Japan 'no longer a joke'

Amanaki Mafi kissing the ball after scoring for Japan in the 28-18 Pool B win over the US on Sunday. Coach Eddie Jones praised his team for their performance in the World Cup, saying they have changed the image of Japanese rugby.
Amanaki Mafi kissing the ball after scoring for Japan in the 28-18 Pool B win over the US on Sunday. Coach Eddie Jones praised his team for their performance in the World Cup, saying they have changed the image of Japanese rugby.PHOTO: EUROPEAN PRESSPHOTO AGENCY

LONDON • Japan will never again be considered a rugby joke after their three World Cup victories, including their historic shock win over South Africa, said outgoing coach Eddie Jones.

The former Australia coach said his side's attacking style had inspired a new generation to follow the sport in Japan and they were now rightly considered heroes as they prepare to host the 2019 Cup.

Japan ended their stunning England 2015 campaign by beating the United States 28-18 on Sunday.

They became the first nation to win three group games but fail to reach the quarter-finals.

The Brave Blossoms caused the biggest sensation in World Cup history by beating two-time champions South Africa 34-32 in their opening Pool B game.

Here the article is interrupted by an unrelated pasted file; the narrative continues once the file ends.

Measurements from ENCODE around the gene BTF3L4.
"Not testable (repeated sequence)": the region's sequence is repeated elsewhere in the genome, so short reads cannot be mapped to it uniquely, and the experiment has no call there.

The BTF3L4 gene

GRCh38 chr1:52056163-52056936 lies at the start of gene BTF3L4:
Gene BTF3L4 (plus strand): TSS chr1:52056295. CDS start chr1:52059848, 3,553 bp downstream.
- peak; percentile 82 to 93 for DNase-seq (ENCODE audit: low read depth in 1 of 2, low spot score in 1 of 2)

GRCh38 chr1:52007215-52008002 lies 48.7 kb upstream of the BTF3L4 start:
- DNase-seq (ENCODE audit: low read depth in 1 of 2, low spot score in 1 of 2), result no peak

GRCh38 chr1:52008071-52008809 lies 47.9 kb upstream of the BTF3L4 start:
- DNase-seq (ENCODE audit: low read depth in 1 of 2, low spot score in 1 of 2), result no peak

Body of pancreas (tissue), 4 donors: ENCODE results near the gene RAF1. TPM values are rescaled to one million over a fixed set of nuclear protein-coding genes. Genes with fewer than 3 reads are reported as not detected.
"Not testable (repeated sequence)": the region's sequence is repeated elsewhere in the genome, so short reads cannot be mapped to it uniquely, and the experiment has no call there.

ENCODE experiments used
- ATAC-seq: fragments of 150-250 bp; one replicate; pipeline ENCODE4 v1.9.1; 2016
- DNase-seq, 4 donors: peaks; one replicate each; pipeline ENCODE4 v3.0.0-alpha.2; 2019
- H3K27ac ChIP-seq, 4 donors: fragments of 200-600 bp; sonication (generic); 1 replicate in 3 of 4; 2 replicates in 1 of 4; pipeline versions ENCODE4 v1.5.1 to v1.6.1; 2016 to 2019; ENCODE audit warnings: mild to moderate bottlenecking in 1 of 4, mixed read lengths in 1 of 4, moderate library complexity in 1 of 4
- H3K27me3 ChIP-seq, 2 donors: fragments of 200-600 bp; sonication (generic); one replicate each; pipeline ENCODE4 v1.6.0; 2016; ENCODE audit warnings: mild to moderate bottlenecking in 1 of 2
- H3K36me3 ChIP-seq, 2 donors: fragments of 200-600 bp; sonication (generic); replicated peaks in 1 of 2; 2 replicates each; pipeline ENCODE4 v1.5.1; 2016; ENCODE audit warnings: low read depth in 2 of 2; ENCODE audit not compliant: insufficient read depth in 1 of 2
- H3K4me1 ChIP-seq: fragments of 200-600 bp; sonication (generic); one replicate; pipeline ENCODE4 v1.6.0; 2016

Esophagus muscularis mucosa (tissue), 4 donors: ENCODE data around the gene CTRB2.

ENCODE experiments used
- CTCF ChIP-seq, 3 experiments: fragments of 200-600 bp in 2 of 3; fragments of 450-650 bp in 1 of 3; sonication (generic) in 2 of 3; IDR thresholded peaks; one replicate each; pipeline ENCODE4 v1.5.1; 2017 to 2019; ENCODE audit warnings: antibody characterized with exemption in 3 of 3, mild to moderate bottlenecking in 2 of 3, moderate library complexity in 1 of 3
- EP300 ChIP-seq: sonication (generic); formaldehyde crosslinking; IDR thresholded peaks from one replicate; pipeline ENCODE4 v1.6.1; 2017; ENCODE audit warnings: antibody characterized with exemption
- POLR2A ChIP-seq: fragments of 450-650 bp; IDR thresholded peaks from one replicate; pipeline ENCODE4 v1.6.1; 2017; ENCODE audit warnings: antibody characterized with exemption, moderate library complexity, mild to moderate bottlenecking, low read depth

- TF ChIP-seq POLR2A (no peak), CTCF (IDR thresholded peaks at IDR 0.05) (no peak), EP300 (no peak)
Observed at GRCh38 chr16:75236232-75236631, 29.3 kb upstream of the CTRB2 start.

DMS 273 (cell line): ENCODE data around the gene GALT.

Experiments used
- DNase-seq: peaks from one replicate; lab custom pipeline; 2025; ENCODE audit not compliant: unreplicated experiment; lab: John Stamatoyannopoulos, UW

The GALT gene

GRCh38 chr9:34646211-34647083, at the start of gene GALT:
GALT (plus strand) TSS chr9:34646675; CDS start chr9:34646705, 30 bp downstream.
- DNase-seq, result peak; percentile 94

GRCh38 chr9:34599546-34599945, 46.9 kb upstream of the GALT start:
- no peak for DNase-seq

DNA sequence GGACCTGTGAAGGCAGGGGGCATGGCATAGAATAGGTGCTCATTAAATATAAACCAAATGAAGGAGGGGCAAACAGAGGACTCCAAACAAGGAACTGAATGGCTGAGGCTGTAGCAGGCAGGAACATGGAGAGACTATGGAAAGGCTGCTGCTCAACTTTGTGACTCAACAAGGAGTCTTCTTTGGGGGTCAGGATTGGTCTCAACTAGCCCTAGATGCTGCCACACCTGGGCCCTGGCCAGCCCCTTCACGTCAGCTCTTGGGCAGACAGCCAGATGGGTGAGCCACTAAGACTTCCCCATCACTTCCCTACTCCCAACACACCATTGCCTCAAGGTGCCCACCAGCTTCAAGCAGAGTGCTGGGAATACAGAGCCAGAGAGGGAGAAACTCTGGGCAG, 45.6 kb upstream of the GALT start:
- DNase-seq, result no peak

"Before this tournament, let's be honest, Japan were one of the joke teams. Teams would put out their B team against them and beat them by 80 or 90 points," Jones said. "To come to this tournament and win three out of four games is a super effort from the team. It just shows the quality of the players we have and how hard they've worked to achieve this."

The Australian said if Japan were to go into the 2019 tournament with a higher ranking, they would face an easier pool and have a better chance of reaching at least the quarter-finals.

"Maybe there were 30 million people in Japan watching the game," he said of the US game. "Thirty million is the whole of the Australian population, plus the kangaroos, plus many of the sheep.

"Out of that 30 million, there's got to be parents who want their kids to play rugby. There are probably kids in front of the mirror now practising their goal-kicking.

"It's a fantastic opportunity for Japan to have a new generation of rugby players, fans and heroes. These guys are heroes now. They've changed the whole image of Japanese rugby."

Brave Blossoms captain Michael Leitch said, despite not being able to reach the quarter-finals, the team had decided to play their last World Cup match with pride.

"We can show the world what we are made of and fans in Japan how wonderful this sport is. This is how we motivated ourselves," the 27-year-old back said.

AGENCE FRANCE-PRESSE

A version of this article appeared in the print edition of The Straits Times on October 13, 2015, with the headline 'Japan 'no longer a joke''. Print Edition | Subscribe